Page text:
The future is already here

There are some big challenges ahead for the aftermarket, Neil explains what's in store

Published:  21 January, 2015

By Neil Pattemore

So, if diesel engines are the new pariah, what's the alternative? New designs of petrol engine are coming into the market using smaller capacity engines with turbochargers to produce higher power outputs. In doing so, higher combustion pressures and temperatures increases NOx. This needs post-combustion treatment, with as yet, unknown longer term impacts, so is there a truly 'green' alternative?

The obvious answer is electric cars - accepting that the electricity needs to be generated somewhere, but it might be easier to clean up a power station than a myriad of cars - but are they viable? The answer is now probably 'yes', but at a cost. However, prices are already starting to drop as new registrations increase, albeit from a very low volume base. With Tesla now being the most popular car in Norway and with a new smaller and cheaper 'model 3' being launched in 2016, this is a game-changing scenario. The performance and range are highly acceptable and Tesla has now made their clever fast re-charging algorithm openly available to other electric vehicle manufacturers as a philanthropic gesture to support the industry sector. At the other end of the scale, there are new small electric vehicles coming to the market which can be type-approved as quadracycles (they must weigh less than 450Kgs without the battery) - think Renault Twizy. These may technically be classified in the same category as a powered two-wheeler (motorcycle), but have real-world practicality in the inner city environment.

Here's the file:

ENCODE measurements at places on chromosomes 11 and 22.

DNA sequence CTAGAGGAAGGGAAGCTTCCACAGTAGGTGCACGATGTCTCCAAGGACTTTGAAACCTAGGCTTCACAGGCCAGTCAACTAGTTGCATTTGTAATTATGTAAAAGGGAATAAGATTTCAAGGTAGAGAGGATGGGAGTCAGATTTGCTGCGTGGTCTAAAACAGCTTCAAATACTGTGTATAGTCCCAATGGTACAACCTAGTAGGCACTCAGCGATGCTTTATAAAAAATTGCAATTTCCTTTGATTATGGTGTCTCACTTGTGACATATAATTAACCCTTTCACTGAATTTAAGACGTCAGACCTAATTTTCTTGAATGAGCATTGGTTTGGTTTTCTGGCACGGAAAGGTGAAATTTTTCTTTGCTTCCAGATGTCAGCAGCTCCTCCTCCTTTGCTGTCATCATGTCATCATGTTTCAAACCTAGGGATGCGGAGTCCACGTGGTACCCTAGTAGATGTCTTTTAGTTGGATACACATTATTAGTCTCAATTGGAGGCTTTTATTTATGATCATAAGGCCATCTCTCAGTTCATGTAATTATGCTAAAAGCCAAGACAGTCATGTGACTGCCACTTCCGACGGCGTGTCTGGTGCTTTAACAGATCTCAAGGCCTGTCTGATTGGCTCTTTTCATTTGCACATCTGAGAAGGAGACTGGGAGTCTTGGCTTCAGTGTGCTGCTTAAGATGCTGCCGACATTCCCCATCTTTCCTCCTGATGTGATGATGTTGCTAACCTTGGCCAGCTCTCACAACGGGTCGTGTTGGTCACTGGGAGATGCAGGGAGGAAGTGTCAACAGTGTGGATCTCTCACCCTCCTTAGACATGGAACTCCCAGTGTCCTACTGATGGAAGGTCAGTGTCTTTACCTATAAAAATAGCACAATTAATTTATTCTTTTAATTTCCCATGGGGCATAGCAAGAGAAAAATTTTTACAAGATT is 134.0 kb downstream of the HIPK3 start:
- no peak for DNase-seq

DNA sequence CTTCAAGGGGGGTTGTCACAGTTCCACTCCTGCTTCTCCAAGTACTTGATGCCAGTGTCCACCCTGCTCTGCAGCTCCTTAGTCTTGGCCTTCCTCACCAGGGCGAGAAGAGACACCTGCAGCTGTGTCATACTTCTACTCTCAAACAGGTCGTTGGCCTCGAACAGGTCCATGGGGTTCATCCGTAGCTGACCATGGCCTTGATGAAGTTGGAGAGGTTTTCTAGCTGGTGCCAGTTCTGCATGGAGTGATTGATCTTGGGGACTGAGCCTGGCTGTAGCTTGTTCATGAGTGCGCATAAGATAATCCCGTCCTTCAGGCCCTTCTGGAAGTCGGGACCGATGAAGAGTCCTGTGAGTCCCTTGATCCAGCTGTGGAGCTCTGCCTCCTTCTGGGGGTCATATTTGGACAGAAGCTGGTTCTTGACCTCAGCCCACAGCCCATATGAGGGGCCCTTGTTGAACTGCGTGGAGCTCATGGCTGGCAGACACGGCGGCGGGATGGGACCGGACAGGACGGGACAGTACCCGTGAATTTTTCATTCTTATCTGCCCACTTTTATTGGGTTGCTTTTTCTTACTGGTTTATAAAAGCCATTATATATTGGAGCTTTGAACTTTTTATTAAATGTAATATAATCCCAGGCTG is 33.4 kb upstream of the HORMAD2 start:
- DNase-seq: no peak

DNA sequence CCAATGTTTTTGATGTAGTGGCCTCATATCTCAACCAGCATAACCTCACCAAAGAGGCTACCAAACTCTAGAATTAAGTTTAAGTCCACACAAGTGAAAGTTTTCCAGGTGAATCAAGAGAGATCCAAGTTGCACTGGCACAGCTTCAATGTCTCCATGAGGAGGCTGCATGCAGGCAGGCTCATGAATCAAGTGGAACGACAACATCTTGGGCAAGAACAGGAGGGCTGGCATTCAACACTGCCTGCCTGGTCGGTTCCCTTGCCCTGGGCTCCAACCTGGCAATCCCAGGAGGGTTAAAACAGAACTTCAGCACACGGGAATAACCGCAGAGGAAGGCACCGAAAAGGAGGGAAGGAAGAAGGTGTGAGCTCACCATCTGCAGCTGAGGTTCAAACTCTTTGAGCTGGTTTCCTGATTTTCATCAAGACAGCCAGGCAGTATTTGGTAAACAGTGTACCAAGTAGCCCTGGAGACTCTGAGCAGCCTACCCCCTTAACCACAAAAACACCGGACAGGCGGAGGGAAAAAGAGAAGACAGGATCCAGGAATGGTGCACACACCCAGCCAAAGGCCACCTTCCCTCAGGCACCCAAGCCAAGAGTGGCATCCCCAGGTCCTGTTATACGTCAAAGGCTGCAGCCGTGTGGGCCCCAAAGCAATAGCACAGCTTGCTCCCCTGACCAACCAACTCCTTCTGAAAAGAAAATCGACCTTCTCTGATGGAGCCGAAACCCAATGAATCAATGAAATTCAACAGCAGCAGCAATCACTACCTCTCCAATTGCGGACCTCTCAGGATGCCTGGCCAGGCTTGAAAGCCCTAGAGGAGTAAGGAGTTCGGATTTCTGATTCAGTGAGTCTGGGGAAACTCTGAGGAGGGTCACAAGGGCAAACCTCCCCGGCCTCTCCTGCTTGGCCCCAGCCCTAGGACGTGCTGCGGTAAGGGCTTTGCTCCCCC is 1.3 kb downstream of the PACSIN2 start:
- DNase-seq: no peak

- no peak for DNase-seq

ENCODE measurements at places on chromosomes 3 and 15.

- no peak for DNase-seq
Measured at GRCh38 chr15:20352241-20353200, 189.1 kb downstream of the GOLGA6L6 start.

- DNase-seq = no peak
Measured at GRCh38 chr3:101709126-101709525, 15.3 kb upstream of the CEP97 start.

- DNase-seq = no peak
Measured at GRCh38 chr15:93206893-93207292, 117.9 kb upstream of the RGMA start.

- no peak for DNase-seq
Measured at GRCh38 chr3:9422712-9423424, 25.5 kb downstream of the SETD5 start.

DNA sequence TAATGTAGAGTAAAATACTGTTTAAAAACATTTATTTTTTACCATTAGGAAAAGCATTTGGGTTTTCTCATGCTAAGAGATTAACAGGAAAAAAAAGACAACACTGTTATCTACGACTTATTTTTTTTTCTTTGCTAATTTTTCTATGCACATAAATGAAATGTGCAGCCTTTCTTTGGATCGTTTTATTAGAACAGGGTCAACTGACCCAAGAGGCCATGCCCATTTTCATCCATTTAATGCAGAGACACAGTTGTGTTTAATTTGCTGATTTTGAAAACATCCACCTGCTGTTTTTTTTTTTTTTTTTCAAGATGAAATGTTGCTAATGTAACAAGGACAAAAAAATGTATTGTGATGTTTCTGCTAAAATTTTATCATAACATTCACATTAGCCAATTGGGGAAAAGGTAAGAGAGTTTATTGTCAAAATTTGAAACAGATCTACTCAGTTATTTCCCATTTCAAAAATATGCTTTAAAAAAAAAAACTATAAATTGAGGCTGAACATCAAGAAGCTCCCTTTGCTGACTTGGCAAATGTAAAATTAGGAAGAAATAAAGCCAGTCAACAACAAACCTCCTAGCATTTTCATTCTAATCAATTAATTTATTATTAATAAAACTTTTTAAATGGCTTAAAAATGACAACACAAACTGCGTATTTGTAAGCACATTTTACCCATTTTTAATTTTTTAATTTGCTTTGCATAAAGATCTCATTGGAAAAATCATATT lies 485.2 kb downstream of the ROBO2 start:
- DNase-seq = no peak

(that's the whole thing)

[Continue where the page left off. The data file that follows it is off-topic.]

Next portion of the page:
With Lithium-ion batteries now being developed that can provide three times the performance and crafted to be part of a vehicle's body panels, new vehicle designs will certainly be different to those we all know today!

Working on cars may also change in the near future with the development of augmented reality, where a camera worn by the technician as part of a pair of special glasses will allow corresponding repair information to be projected onto another part of the glasses to guide the repair process with details of the spare parts needed - all in real time.

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